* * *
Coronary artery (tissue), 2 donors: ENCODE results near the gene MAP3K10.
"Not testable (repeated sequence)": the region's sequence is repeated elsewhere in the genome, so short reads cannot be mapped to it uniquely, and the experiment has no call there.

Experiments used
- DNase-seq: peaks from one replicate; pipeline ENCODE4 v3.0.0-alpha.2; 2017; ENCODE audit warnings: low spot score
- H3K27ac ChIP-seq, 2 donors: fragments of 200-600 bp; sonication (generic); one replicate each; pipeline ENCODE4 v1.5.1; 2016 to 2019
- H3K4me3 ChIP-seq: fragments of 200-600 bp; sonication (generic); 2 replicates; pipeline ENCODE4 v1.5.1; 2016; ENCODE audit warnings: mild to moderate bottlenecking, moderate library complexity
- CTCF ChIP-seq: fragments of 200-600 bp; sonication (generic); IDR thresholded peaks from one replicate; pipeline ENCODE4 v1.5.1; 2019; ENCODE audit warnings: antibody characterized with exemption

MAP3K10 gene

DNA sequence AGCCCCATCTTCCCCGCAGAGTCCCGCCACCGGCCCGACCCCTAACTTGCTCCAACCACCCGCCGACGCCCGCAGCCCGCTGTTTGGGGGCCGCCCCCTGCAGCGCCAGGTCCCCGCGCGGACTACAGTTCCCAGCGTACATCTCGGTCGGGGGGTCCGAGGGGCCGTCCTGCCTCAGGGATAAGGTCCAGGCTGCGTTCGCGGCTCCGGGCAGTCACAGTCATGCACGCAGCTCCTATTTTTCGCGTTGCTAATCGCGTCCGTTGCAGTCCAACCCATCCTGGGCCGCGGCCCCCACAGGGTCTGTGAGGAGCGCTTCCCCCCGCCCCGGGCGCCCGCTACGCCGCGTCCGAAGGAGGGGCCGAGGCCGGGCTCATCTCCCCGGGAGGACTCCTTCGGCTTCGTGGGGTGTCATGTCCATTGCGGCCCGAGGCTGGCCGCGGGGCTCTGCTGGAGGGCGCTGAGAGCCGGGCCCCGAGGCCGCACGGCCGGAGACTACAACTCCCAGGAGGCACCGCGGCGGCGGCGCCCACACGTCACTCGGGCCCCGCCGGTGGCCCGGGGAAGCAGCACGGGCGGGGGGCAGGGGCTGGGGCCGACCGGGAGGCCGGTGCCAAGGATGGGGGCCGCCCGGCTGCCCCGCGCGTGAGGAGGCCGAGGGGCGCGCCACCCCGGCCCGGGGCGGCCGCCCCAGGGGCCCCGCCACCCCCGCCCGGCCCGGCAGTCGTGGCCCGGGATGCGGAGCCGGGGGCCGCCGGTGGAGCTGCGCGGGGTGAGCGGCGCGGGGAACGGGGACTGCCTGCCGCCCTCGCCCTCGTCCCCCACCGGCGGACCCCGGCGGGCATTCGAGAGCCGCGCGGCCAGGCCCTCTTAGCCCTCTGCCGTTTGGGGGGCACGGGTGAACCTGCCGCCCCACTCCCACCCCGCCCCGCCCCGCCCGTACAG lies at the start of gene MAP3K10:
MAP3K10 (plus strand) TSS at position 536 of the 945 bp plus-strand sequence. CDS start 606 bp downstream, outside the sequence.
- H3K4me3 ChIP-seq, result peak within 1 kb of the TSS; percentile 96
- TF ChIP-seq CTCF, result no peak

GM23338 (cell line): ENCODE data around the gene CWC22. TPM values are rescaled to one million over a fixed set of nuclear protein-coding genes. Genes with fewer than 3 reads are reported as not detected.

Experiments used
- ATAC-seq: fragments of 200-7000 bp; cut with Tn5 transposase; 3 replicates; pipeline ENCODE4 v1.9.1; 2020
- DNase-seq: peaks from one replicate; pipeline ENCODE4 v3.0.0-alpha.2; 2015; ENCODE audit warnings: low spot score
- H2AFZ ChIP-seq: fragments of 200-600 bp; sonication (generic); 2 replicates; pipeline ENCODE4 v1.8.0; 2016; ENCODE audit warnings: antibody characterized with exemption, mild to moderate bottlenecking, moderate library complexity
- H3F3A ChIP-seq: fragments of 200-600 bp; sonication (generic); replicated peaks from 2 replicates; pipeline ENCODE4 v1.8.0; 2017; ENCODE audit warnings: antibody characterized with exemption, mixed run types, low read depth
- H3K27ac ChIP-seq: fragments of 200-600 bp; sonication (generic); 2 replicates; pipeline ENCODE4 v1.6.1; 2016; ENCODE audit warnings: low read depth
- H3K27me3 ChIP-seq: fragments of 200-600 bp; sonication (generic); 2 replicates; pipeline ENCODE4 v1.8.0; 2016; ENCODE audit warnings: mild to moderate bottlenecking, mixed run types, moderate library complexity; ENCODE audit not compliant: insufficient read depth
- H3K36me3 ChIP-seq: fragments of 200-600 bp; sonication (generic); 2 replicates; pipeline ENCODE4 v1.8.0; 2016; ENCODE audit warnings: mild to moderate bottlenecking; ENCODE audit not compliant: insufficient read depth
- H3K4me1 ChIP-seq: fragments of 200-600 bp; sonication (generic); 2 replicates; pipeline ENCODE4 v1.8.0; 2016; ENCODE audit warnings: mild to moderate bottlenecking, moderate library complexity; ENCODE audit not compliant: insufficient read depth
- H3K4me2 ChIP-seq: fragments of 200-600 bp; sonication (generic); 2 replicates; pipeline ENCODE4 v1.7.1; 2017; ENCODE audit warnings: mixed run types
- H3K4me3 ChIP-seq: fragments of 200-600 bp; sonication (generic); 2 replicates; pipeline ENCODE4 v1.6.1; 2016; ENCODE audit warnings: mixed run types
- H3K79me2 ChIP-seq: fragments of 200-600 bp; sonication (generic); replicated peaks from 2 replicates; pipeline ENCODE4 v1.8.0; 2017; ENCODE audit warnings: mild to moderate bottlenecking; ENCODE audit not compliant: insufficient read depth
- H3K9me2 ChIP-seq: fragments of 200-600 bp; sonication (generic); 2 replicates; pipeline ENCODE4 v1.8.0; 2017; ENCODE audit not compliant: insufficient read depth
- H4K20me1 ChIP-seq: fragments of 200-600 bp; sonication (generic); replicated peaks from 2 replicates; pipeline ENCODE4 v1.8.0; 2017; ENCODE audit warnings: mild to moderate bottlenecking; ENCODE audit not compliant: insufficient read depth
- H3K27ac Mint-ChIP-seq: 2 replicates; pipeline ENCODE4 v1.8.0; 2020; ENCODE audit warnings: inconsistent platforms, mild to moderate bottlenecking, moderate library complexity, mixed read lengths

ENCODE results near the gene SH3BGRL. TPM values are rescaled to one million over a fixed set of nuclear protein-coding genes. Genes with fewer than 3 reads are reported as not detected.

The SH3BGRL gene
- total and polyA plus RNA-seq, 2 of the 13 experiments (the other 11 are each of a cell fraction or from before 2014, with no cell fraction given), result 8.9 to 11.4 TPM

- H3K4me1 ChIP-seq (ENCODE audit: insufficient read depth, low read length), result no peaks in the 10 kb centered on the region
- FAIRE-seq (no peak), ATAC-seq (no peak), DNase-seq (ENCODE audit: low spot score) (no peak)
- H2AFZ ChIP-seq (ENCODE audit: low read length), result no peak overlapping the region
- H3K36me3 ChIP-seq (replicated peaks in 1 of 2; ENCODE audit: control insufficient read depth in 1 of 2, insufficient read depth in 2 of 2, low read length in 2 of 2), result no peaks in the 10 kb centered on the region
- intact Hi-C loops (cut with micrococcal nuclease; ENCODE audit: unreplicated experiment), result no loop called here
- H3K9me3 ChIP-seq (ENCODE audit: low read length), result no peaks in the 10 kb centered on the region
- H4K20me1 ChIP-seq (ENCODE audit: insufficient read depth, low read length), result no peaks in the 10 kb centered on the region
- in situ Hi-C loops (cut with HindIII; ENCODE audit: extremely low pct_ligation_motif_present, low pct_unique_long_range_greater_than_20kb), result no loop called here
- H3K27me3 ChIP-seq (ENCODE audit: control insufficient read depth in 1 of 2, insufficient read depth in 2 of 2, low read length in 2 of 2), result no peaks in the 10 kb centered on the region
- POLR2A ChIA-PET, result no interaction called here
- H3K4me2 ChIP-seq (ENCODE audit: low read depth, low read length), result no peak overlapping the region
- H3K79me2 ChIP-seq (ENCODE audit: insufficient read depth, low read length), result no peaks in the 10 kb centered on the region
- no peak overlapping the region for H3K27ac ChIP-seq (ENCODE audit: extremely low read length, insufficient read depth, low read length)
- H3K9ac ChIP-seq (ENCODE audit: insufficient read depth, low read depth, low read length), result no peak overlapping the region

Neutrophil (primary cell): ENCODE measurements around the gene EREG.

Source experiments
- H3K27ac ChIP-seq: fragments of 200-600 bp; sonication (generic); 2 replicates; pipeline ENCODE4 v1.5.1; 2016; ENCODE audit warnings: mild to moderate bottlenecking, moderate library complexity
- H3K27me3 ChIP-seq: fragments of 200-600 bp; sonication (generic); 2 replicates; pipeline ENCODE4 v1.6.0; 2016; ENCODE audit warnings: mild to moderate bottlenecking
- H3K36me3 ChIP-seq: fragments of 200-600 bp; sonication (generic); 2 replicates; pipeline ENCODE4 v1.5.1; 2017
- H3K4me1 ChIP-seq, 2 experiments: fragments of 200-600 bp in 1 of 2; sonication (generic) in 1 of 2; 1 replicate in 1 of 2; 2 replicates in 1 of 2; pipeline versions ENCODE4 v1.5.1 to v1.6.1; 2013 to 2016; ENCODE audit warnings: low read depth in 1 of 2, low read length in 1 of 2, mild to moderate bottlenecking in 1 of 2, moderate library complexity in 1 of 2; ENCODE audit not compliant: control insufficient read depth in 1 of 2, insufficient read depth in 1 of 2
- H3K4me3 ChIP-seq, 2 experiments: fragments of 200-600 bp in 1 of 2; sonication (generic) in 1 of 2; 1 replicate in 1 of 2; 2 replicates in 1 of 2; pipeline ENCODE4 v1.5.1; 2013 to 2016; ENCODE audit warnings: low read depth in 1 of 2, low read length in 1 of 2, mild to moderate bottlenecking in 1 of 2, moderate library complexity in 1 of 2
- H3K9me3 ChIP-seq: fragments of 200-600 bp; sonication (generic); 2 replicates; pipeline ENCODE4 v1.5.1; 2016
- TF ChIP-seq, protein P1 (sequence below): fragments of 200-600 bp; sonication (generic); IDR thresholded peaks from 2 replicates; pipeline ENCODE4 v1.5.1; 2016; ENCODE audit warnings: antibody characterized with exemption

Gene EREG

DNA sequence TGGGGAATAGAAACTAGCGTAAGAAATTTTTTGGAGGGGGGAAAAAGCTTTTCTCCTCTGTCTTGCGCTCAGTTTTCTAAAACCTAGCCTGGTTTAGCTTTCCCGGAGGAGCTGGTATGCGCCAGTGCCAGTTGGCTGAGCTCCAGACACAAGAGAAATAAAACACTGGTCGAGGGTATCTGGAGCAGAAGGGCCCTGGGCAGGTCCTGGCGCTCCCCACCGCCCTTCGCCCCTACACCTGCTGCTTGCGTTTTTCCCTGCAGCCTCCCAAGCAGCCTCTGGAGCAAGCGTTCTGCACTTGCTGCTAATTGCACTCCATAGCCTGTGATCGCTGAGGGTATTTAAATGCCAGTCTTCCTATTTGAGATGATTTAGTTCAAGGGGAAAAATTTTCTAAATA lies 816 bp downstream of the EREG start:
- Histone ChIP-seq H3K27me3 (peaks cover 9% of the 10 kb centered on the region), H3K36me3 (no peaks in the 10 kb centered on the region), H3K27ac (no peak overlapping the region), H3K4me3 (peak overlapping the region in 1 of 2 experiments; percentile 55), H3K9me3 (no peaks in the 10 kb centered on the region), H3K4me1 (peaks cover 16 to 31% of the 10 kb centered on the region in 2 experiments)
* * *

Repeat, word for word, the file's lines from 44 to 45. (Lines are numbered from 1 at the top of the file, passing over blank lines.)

- no peak overlapping the region for H3K27ac ChIP-seq (ENCODE audit: extremely low read length, insufficient read depth, low read length)
- H3K9ac ChIP-seq (ENCODE audit: insufficient read depth, low read depth, low read length), result no peak overlapping the region